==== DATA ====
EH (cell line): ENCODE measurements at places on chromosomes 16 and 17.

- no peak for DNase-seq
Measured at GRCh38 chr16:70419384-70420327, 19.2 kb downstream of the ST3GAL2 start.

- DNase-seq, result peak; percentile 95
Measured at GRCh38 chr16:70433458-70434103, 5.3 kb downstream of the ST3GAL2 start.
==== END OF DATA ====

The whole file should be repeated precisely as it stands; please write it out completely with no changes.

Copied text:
EH (cell line): ENCODE measurements at places on chromosomes 16 and 17.

- no peak for DNase-seq
Measured at GRCh38 chr16:70419384-70420327, 19.2 kb downstream of the ST3GAL2 start.

- DNase-seq, result peak; percentile 95
Measured at GRCh38 chr16:70433458-70434103, 5.3 kb downstream of the ST3GAL2 start.